Spaces for civil society are shrinking in many countries of the world, including in Europe. Administrative hurdles are making work more difficult, staff members are being harassed and opportunities for engaging in open and critical dialogue restricted. This challenge of shrinking spaces was the focus of the strategic dialogue between Foreign Minister Maas and representatives of private foundations, who are holding discussions about the future of Europe at the Federal Foreign Office today.
Strengthening open society
Foreign Minister Maas called for closer ties with civil society in other European countries. The Federal Government and many private foundations often pursue similar interests abroad. They are working for an open society and compliance with democratic rules and the rule of law. The strategic dialogue aims to define commonalities and to improve dovetailing of approaches. There are approximately 22,500 foundations in Germany, of which around eight percent are active abroad.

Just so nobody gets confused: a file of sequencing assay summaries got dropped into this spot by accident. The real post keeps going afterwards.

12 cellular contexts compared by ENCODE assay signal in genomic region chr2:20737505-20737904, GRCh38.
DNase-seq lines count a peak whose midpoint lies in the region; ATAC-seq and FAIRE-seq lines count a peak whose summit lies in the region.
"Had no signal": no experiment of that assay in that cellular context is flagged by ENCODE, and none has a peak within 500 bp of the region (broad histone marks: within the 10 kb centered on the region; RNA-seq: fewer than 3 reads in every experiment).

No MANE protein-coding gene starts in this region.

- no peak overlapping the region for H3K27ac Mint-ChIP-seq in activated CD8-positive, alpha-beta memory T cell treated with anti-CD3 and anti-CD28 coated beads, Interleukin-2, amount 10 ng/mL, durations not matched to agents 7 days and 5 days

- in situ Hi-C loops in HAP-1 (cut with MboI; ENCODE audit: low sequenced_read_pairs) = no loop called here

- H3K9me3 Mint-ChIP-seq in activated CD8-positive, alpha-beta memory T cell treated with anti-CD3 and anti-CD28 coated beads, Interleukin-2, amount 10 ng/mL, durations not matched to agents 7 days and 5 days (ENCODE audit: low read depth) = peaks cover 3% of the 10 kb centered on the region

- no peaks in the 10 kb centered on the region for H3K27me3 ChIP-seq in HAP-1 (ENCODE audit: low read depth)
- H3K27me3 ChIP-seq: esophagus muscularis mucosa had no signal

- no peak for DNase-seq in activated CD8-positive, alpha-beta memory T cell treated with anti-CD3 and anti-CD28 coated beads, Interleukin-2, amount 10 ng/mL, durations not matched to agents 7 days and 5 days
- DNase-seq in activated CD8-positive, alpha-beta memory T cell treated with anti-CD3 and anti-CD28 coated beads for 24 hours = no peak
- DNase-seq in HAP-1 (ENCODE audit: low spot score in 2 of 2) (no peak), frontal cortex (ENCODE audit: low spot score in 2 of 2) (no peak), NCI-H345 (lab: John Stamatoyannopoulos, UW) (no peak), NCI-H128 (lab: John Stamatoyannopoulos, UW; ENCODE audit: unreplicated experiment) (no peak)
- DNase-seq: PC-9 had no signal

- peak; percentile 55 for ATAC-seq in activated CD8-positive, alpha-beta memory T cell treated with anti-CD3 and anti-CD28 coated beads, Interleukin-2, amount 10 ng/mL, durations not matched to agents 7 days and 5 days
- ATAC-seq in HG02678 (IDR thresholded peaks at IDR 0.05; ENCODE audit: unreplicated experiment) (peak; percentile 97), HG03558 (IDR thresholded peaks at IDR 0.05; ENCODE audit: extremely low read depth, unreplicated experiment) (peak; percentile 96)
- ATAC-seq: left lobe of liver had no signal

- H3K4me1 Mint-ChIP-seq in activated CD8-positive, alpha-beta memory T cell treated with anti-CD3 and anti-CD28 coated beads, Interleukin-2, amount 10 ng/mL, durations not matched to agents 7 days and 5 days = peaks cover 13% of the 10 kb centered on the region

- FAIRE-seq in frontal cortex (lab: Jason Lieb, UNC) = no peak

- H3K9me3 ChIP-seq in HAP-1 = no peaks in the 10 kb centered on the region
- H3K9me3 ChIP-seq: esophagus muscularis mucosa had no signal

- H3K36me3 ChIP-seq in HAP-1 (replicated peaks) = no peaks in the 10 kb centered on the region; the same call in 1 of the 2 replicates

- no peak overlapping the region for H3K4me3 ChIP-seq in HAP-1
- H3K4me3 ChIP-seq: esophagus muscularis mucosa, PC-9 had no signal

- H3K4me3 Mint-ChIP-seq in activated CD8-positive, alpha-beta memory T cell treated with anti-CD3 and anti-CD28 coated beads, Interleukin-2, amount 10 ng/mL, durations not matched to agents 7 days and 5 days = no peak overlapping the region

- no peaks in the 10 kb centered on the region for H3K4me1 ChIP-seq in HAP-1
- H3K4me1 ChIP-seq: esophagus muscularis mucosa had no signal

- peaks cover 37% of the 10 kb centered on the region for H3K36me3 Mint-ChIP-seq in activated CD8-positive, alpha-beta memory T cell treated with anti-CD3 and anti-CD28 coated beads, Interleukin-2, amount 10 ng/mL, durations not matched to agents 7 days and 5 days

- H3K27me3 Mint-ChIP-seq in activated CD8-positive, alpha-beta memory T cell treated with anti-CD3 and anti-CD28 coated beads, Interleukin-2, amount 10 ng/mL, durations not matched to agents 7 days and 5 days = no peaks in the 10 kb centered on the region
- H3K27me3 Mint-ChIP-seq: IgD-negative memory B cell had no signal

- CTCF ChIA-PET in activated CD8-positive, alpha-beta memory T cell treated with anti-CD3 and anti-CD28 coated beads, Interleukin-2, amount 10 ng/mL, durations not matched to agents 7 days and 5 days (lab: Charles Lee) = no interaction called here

Greater common good and advocacy
During the open discussion, the foundations highlighted their commitment to open societies in many European countries. The conclusion was that the establishment of populist parties and movements represented a challenge and that the foundations should now adopt a more political stance and defend and champion the openness of a liberal democracy. Maas called for “less polarisation and greater politicisation” in this regard, adding that the minority can only make itself heard if it is not drowned out by the majority. However, many people had become too complacent, he said, in spite of the fact that the rule of law was at risk in certain countries.